[Ip-health] News: UN News Centre- Europe-India trade pact threatens medicines for millions of poor - UN expert

Terri Beswick Terri at haieurope.org
Mon Dec 13 04:08:27 PST 2010


Europe-India trade pact threatens medicines for millions of poor - UN
expert

 

10 December 2010 - A draft free trade agreement between the European
Union (EU) and India could deprive millions of people in the developing
world of life-saving and 

life-prolonging medicines, particularly the HIV-infected, an independent
United Nations human rights expert warned today, calling for its urgent
revision.

 

"The EU-India draft FTA, as it stands, places trade interests over human
rights," UN Special Rapporteur on the right to health Anand Grover said
in a news release.

 

"Millions in the developing world depend on India for generic medicines
at affordable costs. Restriction of generic drug production in India
will have a devastating public health impact around the world and
adversely affect the right to health of millions of patients."

 

He notes that India can now provide low-cost generic medicines thanks to
its intellectual property laws that allow for local generic production
of safe and efficacious medicines, but available leaked texts of the
draft FTA contain intellectual property provisions that go beyond
current obligations.

 

"If the intellectual property provisions remain in the FTA as drafted,
the production of generic medicines in India will be severely hampered,"
Mr. Grover said. "As a result, millions of people in India and around
the world may not be able to access to necessary, life-saving and
life-prolonging medicines.

 

"People living with HIV would be disproportionately affected, because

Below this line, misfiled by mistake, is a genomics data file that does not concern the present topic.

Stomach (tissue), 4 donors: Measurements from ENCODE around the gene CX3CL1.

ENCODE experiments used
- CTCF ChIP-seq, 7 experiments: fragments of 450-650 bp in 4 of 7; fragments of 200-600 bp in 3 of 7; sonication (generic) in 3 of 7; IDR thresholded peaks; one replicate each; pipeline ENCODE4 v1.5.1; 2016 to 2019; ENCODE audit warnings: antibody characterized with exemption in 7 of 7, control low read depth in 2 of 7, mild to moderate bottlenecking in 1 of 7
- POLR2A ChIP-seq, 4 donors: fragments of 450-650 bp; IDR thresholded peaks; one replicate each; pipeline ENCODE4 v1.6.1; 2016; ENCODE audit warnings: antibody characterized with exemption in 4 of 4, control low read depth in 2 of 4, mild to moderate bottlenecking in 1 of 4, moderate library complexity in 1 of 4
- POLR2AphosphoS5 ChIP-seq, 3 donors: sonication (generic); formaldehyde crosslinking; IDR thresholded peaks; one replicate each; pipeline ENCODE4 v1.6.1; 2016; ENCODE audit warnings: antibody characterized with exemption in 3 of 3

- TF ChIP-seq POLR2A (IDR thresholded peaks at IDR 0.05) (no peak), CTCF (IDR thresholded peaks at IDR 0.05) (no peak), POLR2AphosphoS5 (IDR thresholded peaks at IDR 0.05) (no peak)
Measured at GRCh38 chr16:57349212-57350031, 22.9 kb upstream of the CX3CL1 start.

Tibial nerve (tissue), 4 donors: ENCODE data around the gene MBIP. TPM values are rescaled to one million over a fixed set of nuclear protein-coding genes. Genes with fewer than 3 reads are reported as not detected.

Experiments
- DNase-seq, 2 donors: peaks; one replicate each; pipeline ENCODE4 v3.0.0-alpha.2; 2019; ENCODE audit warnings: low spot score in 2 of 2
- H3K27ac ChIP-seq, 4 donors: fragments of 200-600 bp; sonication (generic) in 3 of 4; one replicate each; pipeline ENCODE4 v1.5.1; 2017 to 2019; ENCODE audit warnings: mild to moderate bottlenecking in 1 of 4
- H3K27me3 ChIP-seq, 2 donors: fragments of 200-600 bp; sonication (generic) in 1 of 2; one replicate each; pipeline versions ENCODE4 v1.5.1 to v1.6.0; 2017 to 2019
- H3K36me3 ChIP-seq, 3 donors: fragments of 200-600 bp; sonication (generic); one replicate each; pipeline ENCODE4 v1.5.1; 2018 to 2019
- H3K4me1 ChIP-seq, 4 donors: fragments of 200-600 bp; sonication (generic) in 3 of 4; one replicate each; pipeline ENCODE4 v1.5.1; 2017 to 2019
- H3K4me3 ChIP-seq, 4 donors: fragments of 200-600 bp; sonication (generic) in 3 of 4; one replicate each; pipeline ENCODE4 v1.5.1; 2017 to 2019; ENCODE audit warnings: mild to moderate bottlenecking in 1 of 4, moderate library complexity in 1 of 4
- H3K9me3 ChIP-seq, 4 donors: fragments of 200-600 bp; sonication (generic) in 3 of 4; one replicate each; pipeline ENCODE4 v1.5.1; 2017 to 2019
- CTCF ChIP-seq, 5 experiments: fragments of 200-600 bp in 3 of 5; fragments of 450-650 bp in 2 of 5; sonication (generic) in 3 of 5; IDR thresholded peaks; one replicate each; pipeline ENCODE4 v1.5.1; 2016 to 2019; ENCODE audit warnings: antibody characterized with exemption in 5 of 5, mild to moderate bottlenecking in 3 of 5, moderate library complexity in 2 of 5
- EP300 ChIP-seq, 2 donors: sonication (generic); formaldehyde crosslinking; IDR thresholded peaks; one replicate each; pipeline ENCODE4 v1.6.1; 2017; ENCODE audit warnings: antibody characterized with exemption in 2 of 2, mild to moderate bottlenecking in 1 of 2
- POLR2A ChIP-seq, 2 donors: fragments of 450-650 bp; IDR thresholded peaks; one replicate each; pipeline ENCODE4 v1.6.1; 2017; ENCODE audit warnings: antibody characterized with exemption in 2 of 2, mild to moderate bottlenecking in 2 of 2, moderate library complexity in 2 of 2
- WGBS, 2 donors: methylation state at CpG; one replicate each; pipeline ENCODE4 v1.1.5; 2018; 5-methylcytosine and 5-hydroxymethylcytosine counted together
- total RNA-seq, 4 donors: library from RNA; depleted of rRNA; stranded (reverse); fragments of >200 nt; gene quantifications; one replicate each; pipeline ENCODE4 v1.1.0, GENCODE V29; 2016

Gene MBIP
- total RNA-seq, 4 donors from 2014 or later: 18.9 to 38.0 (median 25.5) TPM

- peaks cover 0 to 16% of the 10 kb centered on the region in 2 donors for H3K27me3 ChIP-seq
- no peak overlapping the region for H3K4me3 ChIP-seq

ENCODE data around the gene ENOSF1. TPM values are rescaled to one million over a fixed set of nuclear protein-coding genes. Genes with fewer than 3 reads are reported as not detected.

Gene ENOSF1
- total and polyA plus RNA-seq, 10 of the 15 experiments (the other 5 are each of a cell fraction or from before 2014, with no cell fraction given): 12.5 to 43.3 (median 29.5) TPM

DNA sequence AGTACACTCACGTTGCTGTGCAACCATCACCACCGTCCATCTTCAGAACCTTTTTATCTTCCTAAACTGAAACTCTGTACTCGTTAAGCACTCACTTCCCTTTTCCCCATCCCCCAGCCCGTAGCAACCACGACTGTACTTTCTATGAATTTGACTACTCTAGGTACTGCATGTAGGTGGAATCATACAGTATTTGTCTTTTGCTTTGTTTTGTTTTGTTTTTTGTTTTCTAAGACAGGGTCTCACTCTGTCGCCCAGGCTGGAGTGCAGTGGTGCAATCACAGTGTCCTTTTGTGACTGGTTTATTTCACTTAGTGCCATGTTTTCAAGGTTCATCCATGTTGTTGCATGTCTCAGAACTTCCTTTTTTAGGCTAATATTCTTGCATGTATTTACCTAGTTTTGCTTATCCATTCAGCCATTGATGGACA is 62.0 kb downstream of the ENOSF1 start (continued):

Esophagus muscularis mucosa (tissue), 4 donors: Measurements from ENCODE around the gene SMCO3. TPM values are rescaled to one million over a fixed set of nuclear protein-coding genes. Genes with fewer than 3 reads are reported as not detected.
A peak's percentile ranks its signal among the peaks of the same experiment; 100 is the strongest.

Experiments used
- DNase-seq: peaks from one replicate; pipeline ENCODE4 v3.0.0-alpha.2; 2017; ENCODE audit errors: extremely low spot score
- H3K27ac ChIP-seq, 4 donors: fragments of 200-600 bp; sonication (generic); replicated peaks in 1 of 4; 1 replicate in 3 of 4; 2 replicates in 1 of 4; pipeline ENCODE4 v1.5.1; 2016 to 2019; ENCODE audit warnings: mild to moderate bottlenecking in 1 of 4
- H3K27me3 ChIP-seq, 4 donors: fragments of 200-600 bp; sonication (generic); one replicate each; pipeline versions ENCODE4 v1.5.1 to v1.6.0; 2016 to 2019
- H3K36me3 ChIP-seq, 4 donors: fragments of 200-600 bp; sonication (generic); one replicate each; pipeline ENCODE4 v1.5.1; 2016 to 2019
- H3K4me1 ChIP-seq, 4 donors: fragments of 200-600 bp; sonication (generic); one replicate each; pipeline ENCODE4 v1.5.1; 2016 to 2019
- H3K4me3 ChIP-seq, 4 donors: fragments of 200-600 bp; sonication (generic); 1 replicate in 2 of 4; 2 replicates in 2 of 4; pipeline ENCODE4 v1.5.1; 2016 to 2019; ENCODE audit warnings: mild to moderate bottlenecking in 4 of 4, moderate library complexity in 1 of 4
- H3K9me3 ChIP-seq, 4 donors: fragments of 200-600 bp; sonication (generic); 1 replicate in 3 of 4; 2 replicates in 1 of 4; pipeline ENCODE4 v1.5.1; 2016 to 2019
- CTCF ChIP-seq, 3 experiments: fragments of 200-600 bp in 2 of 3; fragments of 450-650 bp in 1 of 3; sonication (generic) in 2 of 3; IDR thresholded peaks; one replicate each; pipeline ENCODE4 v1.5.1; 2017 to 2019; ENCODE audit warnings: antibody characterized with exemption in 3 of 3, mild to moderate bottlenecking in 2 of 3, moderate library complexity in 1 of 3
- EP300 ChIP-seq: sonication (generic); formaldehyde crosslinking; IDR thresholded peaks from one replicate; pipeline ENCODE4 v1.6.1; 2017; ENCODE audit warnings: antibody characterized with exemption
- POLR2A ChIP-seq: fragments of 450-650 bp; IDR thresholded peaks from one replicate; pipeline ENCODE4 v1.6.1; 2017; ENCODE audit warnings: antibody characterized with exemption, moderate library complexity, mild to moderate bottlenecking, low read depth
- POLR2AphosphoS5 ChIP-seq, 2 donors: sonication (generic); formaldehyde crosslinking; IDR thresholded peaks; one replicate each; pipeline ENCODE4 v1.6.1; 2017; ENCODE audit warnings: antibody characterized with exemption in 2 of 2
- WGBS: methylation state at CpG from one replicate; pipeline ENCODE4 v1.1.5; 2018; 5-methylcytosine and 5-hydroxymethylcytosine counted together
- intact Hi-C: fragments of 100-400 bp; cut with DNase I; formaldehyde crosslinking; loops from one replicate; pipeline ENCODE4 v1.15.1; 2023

the majority of antiretroviral treatments used to treat HIV around the
world are provided through generic medicines produced in India."

 

Among provisions jeopardizing medicine supplies, he cited data
exclusivity, which prevents a country's drug regulatory authority from
relying on test data submitted by a first entrant to approve subsequent
generic versions of the medicine for a specified time. The introduction
of data exclusivity has been shown to delay and restrict market entry of
generic medicines and, as a result, increase prices and reduce access to
medicines.

 

The draft also calls for stronger intellectual property enforcement and
border control measures. Border seizures of non-infringing goods in
Europe over the past few years have demonstrated how such provisions
have delayed access to medicines for patients in other developing
countries.

 

Furthermore, the draft contains 'investment provisions' that would
effectively result in a State's having to pay compensation for
expropriation of property, where it has used such legal steps as
compulsory licensing. Such provisions would obviously deter a State from
using increasing access to medicines.

 

The UN Committee on Economic, Cultural, and Social Rights stresses that
State parties must respect the enjoyment of the right to health in other
countries, and take steps to ensure that international agreements do not
infringe or adversely impact on the right to health.

 

Mr. Grover, who reports to the Geneva-based UN Human Rights Council,
said the draft therefore may not be in compliance with this stipulation
and other international instruments on the right to health.

 

"Provisions pertaining to intellectual property in the draft FTA should
be urgently reconsidered," he urged.

 

http://www.un.org/apps/news/story.asp?NewsID=37019&Cr=medicines&Cr1=




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